Olivia Ward-Jackson reviews Tate Britain’s homage to British Pre-Raphaelite artist, Edward Burne-Jones.
Beautiful art has rather gone out of fashion, but it has attempted a comeback with the new Edward Burne-Jones exhibition at the Tate Britain. Burne-Jones was among the last of the pre-Raphaelites and a reveller in the aesthetic movement, advocating art for art’s sake through his lifelong commitment to beauty.
The Industrial Revolution was in full swing at the time Burne-Jones (1833-1898) was painting. England was changing profoundly – this was the time of railways and smog-choked cities, of desperate inequality and religious decline. Burne-Jones offered the ultimate antidote to this industrial whirlwind – a nostalgic dream-world of classical legends, medieval romances and gothic fairy tales.
It is easy to lose yourself in the escapist glut of heroes, beasts, damsels and nymphs that is the Tate’s Burne-Jones exhibition. The Wine of Circe, with its deep orange tones and classical style, depicts the sorceress Circe preparing an evil potion to give to Odysseus’ men. The ten-part Perseus Series includes a depiction of Perseus grappling with Poseidon’s terrible sea monster and winning the heart of the enticing Andromeda, whilst the Briar Rose Series, based on the tale of Sleeping Beauty, portrays four different groups slumbering amongst the thorny roses – knights, ladies-in-waiting and princesses all included.
Yet, this fantastical narrative becomes stale and the superficiality of Burne-Jones’ art soon becomes obvious – his paintings lack a sense of humanity, his expressionless characters are seemingly void of emotion. Moreover, all his women look identical – Burne-Jones couldn’t even bring himself to paint an ugly Medusa!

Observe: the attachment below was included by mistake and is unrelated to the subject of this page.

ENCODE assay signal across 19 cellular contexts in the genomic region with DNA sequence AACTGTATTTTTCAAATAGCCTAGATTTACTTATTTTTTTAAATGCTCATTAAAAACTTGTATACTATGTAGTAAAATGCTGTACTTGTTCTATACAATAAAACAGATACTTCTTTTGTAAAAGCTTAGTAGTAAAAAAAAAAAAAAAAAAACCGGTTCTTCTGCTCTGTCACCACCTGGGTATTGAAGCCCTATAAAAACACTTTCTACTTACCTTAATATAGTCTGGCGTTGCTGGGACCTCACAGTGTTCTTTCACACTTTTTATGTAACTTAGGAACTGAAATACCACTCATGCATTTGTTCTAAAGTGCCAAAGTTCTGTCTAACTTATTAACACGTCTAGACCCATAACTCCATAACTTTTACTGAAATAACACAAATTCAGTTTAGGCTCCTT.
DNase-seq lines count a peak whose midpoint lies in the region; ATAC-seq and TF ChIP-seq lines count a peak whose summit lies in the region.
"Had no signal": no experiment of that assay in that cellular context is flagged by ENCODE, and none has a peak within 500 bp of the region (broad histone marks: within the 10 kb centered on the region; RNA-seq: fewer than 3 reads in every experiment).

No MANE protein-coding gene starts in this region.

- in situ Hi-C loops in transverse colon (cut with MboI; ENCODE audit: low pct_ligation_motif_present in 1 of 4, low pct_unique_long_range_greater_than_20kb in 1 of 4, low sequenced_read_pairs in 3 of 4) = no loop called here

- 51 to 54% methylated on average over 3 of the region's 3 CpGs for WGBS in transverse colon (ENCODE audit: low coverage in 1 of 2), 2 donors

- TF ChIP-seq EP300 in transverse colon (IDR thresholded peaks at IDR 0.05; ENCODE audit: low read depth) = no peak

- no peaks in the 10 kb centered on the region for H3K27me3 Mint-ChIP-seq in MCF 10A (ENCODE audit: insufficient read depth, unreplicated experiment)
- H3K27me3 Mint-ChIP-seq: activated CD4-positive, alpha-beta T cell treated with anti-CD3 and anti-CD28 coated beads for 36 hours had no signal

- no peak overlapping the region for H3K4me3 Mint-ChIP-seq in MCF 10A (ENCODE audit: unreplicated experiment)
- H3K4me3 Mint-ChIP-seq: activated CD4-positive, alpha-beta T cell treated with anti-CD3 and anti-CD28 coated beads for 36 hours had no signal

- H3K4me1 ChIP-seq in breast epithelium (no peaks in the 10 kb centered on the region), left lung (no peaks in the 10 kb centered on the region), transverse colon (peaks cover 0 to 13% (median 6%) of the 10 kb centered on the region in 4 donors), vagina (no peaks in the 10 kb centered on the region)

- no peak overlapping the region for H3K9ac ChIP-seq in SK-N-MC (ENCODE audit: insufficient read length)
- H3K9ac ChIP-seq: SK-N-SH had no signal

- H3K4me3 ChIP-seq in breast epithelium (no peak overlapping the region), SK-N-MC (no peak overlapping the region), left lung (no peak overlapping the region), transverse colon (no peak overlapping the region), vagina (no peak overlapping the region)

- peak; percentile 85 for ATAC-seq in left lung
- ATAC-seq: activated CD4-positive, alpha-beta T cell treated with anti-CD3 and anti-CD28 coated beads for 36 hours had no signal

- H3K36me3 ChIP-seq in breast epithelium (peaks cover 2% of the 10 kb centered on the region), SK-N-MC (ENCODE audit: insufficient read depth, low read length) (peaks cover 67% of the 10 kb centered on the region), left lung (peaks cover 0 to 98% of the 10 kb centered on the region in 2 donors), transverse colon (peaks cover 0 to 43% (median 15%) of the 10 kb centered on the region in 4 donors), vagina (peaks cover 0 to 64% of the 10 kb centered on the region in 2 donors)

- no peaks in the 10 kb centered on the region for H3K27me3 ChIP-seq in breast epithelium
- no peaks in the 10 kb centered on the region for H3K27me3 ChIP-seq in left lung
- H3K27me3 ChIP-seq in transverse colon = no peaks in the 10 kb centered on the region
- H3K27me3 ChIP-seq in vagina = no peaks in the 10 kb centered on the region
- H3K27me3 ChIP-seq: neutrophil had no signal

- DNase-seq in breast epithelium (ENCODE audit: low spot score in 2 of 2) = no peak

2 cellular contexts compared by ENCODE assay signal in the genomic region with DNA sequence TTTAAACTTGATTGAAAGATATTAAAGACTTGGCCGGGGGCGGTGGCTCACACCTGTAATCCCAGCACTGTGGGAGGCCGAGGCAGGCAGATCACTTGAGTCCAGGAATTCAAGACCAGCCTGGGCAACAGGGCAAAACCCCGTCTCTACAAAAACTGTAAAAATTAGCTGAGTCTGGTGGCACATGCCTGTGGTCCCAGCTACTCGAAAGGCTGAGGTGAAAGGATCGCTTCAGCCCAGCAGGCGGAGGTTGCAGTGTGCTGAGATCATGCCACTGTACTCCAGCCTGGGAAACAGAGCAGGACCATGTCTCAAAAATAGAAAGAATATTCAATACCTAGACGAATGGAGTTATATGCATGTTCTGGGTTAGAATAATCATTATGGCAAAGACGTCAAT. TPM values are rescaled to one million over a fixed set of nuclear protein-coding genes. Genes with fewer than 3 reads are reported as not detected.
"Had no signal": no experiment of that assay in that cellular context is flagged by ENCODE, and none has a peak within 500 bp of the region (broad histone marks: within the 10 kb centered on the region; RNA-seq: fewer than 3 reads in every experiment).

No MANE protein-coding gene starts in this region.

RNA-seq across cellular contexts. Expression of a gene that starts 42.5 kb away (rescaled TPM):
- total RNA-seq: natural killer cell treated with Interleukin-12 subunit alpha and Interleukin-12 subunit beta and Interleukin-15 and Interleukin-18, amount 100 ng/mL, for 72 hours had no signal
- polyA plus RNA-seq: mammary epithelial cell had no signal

Even the most romantic of Burne-Jones’ scenes have no real substance, such as his most famous work King Cophetua and the Beggar Maid. According to the Elizabethan ballad, King Cophetua thought himself incapable of love, since he had never felt desire for a woman, although he was introduced to many attractive noble ladies. However, one day he encountered a penniless beggar maid and fell instantly in love with her, marrying her despite her lowly status.
The ecstasy of this moment fails to come through in Burne-Jones’ depiction of a brooding King gazing at a beautiful, semi-clothed beggar maid. For all its loveliness, the painting is soulless; it lacks energy, warmth and human interaction. The maid could easily pass as an exquisite statue – a paragon of pre-Raphaelite women, whom the viewer is invited to stare at alongside the King.
It is for this reason that Burne-Jones has been condemned in The Guardian as ‘a stupid artist’ who ‘proves how boring beauty can be’, and the exhibition described as ‘a good show about a bad artist’ in The Times.
Nevertheless, the Victorians lapped up Burne-Jones’ kitsch, melodramatic style, and so, for all his artistic faults, the exhibition offers a certain insight into late-Victorian popular culture. A widespread sense of nostalgia for an idealised, pre-industrial past certainly contributed to Burne-Jones’ popularity.
In fact, what the exhibition really emphasises is that Burne-Jones was a highly commercialised artist. Besides paintings, he produced decorative art of many different mediums – tapestries, stained glass, book illustrations and even an elaborate grand piano, adorned with sickeningly cute putti.
Indeed, Burne-Jones’ focus on decorative art turned the pre-Raphaelite movement into a commercial brand. This becomes obvious when looking at his copious work for Morris & Co, a successful furnishing and decorative arts retailer specialising in stained glass windows. Today, in churches all over England, you can find Morris & Co stained glass designed by Burne-Jones.
Maybe Burne-Jones would be taken more seriously if we accepted him as a commercial artist, dancing to the tune of popular culture. We could compare him, for example, to the likes of Alphonse Mucha, a commercial graphic artist influenced by the pre-Raphaelites, instead of to his ground-breaking contemporaries such as Cezanne or Monet. Burne-Jones produced art that was mystical, scandalous and sexy – and it sold.
If you are looking for an exhibition that portrays the painful, ugly and mundane realities of life then steer well clear of Tate Britain this winter. If, however, you want your spirits lifted on a cold day by a giant of Victorian popular culture then I certainly would recommend a visit.
Featured Image: Laus Veneris, 1873-78.